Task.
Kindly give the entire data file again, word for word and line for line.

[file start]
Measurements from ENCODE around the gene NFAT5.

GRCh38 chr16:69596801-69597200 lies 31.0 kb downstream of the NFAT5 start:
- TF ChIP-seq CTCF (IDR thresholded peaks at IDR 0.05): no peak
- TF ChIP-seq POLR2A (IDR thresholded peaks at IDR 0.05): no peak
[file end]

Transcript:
Measurements from ENCODE around the gene NFAT5.

GRCh38 chr16:69596801-69597200 lies 31.0 kb downstream of the NFAT5 start:
- TF ChIP-seq CTCF (IDR thresholded peaks at IDR 0.05): no peak
- TF ChIP-seq POLR2A (IDR thresholded peaks at IDR 0.05): no peak